Sourav Ganguly takes a special pleasure in disguise and subterfuge. At the beginning of his recently-released book A Century Is Not Enough , co-written with Gautam Bhattacharya, his close friend and a veteran cricket writer, he tells us—with no little glee—about the time when he took on a Sikh get-up to avoid being recognized in the Kolkata throng making its way to the ghats for the immersion of the Durga idols. On the historic 2004 tour to Pakistan, he gave the slip to the security detail—wearing a black cap that covered half his face—to accompany his friends on a kebab run in Lahore’s Gawalmandi area.
On both occasions, he was easily recognized. On immersion night, the Kolkata police refused to let the city’s hero ride on the truck with the idol and the neighbourhood boys. In Lahore, he encountered mildly suspicious locals before he was eventually and inadvertently ratted out by the journalist Rajdeep Sardesai, who was on his own street food adventure with then information and broadcasting minister, Ravi Shankar Prasad. The day after the Lahore escapade, Ganguly was reprimanded over the phone by then Pakistan President Parvez Musharraf.
In a way, the instances are telling of the essential fact of the Prince’s life and career. However endearing his half-baked attempts to merge with the hoi polloi, he could not help but stand out. One senses that he, understandably, takes a certain pride in being recognized despite his efforts not to be. Yet, in his interior life—as evidenced by the book—he might not be so different from us after all.
In our private moments, many of us like to believe that we are wearing a mask for the world, that our inner life is something else, something heavier, more profound and accessible only to us. In Century, Ganguly writes that even though “he looks tough on the outside”, he “bleeds” on the inside. But that seems as untrue of Dada as it is of us plebeians. He spoke his mind, he twirled his shirt at uppity Lord’s, he publicly expressed his admirations and revulsions. And despite his claims of shyness and introversion, his struggles and his victories were for all to see. And that is how he (and we) preferred it.
In Pakistani-American writer Daniyal Mueenuddin’s short story Lily—part of his fantastic collection In Other Rooms, Other Wonders—the titular character worries that her almost-lover will be swept away by the current as he swims in a raging river. When she expresses her concern once he has returned to solid ground, he quotes a bit of Persian poetry as only, presumably, a handsome, rich Pakistani man can: Standing there on the shore,/ What do you know of my troubles,/ As I struggle here in midstream.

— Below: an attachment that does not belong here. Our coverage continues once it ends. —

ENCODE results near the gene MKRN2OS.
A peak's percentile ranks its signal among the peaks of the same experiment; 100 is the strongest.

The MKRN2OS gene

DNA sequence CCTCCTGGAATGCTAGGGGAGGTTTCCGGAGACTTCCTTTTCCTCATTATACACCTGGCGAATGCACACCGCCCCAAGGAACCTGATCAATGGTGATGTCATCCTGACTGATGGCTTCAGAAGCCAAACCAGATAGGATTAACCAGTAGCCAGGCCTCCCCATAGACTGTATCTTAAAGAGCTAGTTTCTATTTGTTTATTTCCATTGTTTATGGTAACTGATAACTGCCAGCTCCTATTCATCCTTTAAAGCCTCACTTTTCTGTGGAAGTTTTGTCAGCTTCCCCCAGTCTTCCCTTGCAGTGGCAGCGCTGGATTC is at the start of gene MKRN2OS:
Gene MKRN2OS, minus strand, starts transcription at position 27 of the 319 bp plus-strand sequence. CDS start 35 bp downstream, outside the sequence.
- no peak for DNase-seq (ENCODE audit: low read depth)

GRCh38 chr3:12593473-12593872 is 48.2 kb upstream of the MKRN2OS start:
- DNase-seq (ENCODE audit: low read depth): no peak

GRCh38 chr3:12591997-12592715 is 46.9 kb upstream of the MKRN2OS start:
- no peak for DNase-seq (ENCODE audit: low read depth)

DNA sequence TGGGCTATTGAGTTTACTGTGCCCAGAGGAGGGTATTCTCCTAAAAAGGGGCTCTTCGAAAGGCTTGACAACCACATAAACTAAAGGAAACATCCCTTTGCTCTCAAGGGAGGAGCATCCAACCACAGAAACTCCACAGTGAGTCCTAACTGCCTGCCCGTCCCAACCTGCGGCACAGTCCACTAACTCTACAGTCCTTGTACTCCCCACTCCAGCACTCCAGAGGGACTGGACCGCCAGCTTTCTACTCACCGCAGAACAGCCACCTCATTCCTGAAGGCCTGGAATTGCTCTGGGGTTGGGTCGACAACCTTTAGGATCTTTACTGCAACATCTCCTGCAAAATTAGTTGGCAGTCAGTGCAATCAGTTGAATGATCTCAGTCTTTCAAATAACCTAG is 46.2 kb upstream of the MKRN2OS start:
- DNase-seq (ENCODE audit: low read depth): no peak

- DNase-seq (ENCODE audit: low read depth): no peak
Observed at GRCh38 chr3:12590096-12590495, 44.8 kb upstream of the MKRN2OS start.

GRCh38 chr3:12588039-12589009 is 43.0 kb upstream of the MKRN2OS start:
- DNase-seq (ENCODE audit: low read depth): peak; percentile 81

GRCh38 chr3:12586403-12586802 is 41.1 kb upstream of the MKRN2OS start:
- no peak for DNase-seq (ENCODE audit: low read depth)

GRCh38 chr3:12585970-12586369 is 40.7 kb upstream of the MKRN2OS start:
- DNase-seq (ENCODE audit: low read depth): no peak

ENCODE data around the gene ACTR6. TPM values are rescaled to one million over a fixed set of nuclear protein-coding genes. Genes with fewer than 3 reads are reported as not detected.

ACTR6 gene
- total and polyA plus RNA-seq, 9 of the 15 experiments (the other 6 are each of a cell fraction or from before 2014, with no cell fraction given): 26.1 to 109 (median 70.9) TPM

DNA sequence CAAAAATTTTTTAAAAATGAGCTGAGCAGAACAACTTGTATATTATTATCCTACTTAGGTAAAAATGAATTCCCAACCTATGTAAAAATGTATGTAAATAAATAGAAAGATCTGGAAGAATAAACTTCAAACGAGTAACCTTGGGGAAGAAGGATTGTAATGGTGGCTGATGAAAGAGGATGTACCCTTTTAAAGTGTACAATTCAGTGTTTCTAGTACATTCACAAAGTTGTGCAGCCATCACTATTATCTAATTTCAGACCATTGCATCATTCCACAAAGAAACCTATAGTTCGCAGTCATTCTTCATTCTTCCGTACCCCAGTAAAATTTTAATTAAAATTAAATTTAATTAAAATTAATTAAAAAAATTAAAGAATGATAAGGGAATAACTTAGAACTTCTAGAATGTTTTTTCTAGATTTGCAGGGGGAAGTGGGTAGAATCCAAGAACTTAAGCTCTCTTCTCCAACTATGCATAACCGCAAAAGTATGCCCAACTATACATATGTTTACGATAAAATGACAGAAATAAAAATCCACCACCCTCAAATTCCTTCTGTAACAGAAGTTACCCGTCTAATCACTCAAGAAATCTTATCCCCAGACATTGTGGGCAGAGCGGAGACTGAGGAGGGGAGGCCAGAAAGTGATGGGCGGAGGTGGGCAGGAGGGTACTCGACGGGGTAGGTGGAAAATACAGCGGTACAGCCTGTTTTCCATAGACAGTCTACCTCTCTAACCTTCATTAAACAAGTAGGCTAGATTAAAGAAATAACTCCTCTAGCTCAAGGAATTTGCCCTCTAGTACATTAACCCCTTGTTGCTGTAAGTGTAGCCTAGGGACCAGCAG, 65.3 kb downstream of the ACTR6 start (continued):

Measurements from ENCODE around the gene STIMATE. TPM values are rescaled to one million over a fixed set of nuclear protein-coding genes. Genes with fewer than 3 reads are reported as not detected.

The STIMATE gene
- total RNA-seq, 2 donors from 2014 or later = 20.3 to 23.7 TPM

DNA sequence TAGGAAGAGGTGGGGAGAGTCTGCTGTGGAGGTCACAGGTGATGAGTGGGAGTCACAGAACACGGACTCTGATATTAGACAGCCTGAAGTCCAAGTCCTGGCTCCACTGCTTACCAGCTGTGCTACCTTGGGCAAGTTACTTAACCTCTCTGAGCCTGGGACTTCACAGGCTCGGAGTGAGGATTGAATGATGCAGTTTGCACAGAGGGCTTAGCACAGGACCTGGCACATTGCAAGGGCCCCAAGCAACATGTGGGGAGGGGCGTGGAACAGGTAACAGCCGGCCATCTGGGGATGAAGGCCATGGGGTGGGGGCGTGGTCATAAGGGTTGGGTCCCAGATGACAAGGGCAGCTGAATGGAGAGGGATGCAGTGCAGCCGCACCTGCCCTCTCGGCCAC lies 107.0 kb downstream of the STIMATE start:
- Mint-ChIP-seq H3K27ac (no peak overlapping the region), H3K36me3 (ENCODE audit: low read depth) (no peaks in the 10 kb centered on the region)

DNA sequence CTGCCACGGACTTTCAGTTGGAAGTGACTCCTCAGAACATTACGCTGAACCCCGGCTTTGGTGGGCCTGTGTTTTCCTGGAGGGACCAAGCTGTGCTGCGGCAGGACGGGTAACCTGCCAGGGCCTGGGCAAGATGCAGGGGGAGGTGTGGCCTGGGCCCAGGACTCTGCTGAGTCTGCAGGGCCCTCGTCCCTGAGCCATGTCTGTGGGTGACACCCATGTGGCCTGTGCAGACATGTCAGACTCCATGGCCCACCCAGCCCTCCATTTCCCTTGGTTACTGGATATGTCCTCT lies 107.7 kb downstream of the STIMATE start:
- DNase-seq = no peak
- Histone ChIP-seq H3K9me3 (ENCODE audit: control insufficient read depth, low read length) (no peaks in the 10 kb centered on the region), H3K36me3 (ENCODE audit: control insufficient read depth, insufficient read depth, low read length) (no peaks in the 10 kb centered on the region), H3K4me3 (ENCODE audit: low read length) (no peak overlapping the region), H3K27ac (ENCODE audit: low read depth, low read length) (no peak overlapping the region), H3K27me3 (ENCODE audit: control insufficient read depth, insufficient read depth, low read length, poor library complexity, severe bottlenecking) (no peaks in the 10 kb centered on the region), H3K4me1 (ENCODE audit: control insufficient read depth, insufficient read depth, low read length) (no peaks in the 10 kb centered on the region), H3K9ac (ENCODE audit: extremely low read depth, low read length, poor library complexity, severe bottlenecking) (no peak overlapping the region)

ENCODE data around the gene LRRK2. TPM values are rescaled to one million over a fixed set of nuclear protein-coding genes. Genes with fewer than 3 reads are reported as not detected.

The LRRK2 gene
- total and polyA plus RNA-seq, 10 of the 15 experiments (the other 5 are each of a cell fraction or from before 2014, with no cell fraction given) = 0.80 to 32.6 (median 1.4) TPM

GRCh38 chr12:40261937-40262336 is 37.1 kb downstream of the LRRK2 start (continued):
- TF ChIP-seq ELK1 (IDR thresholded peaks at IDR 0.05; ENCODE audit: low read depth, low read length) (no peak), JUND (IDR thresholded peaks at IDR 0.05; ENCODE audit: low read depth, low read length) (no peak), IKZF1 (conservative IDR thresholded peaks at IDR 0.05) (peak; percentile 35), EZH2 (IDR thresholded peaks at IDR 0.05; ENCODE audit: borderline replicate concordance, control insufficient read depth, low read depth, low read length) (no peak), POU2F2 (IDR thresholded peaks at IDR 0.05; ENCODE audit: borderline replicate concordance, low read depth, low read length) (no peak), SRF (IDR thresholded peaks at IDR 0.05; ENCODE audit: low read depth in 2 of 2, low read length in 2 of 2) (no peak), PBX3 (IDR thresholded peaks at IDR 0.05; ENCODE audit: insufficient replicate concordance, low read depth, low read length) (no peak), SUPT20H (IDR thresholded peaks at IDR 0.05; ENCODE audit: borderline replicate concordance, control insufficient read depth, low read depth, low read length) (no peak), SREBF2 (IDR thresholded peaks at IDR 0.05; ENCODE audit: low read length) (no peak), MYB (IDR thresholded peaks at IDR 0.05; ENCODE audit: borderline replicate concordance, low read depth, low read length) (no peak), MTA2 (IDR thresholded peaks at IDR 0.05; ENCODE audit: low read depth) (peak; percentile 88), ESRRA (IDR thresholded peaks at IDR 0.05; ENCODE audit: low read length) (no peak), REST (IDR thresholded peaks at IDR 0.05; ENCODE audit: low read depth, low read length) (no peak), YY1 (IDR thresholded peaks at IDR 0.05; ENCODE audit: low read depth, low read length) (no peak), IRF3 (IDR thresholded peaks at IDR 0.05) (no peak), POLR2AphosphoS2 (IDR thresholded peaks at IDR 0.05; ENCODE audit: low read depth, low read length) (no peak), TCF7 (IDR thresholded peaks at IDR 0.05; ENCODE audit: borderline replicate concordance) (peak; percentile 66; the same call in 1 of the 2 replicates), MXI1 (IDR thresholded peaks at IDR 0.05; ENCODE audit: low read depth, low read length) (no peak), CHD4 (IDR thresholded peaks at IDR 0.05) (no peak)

Should Dada read these words, he would feel it in his bones. That was the sentiment that informed his rise, fall and resurrection, and it is the sentiment that permeates Century. On its face, it may look to be an odd thought to associate with a man of his social class and upbringing. In many ways, he is the epitome of the Bengali bhadralok, ensconced in the genteel creature comforts of the upper middle class since childhood.
A doting mother (who packed his bags for overseas trips), an indulgent father (who sent him to summer in England to work on his game), a chauffer-driven car to shuttle him to and from net sessions. In an alternate, cricket-less world, he might have expanded his family’s printing empire. It is easy to imagine that everything else in his life would remain more or less the same. He still lords over his Behala mansion (which, in his own admission, has a drawing room bigger than most English county dressing rooms) and dutifully fulfils the role of respectable pandal benefactor during Durga Puja season.
But cricket was pursued, he had a talent, and so was on his way to a life less ordinary. Of course, in India, it can be argued that by virtue of being the son of a printing baron in a presidency city, you are already less ordinary. However, that form of analysis does nothing for understanding the motivations of day to day living. At that level, we are circumscribed by our social reality in a way that it becomes something matter of fact and also a thing to transcend.
If that is the key to understanding Sourav, it is easy to see why his ways exasperated those abroad—cricketers and the press. They simply did not have the tools to fully grasp this very Indian reality, gently feudal though it may seem. It was the English that had the most trouble with him. Ironic, because like any upper class Bengali man worth his salt, Ganguly cherishes spending time in the Old Blighty.